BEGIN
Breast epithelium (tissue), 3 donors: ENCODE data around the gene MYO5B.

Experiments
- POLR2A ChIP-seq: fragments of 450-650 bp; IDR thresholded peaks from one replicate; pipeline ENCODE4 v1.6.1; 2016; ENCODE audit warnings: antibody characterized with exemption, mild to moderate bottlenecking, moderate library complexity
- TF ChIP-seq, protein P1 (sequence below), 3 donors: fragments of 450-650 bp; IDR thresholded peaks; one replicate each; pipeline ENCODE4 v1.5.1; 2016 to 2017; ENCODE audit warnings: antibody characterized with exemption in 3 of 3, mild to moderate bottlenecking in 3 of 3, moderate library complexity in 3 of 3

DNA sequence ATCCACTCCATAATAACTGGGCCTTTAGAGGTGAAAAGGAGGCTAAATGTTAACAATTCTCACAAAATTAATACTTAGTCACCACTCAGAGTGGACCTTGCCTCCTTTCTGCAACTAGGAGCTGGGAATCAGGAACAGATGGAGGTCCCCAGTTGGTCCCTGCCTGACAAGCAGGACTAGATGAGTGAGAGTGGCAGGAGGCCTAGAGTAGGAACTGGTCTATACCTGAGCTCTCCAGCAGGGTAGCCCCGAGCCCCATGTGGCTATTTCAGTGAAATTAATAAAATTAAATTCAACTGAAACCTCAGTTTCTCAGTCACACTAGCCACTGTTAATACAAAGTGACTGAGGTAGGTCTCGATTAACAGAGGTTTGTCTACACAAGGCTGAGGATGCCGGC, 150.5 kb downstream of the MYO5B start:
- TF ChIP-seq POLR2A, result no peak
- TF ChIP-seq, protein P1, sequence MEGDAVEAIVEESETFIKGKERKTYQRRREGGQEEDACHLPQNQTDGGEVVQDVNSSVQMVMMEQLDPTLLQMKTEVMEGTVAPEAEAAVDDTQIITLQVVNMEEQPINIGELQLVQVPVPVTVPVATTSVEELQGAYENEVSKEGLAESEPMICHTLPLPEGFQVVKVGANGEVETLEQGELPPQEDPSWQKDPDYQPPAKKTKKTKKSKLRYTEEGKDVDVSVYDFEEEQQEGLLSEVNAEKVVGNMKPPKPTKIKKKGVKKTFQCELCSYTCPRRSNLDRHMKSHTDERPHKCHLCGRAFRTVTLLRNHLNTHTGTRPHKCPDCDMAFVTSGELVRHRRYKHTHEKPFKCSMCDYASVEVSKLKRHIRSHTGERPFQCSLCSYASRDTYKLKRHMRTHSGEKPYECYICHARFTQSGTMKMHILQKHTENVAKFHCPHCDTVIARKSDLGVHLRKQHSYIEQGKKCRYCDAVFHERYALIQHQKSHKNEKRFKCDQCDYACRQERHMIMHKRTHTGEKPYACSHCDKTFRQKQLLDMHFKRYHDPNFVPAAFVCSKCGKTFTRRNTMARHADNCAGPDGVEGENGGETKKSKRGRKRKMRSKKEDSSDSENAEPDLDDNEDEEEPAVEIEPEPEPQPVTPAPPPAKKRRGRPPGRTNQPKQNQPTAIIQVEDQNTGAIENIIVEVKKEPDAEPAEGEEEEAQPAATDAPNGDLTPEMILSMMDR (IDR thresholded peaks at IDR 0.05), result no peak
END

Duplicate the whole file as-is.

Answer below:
Breast epithelium (tissue), 3 donors: ENCODE data around the gene MYO5B.

Experiments
- POLR2A ChIP-seq: fragments of 450-650 bp; IDR thresholded peaks from one replicate; pipeline ENCODE4 v1.6.1; 2016; ENCODE audit warnings: antibody characterized with exemption, mild to moderate bottlenecking, moderate library complexity
- TF ChIP-seq, protein P1 (sequence below), 3 donors: fragments of 450-650 bp; IDR thresholded peaks; one replicate each; pipeline ENCODE4 v1.5.1; 2016 to 2017; ENCODE audit warnings: antibody characterized with exemption in 3 of 3, mild to moderate bottlenecking in 3 of 3, moderate library complexity in 3 of 3

DNA sequence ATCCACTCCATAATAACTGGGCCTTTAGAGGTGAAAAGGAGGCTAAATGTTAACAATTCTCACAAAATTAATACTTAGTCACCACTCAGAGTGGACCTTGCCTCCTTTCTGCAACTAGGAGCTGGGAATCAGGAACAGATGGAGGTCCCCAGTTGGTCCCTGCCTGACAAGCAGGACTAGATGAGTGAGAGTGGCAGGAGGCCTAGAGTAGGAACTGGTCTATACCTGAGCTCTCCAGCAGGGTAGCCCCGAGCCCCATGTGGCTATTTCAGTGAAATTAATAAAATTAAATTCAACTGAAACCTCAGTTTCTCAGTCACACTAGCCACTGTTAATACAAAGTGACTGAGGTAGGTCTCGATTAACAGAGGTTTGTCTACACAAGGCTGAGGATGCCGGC, 150.5 kb downstream of the MYO5B start:
- TF ChIP-seq POLR2A, result no peak
- TF ChIP-seq, protein P1, sequence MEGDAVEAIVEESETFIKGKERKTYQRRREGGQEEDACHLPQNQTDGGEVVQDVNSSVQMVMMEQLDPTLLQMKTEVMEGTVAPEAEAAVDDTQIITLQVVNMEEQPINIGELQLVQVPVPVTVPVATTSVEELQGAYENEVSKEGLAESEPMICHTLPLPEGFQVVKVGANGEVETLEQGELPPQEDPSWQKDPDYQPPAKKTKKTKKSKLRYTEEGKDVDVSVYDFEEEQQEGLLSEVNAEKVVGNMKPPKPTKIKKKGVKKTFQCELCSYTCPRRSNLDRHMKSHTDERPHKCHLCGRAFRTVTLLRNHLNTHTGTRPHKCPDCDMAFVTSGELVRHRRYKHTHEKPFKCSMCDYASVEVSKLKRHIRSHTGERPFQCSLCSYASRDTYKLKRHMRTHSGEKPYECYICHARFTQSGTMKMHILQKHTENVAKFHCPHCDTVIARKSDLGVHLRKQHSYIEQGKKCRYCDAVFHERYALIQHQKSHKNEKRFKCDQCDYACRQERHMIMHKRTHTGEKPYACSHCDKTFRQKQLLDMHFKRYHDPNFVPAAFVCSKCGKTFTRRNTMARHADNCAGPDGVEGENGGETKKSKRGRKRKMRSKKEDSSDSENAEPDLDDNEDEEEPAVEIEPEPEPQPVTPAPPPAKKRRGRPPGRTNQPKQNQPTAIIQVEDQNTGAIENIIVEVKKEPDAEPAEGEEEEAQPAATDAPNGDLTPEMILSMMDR (IDR thresholded peaks at IDR 0.05), result no peak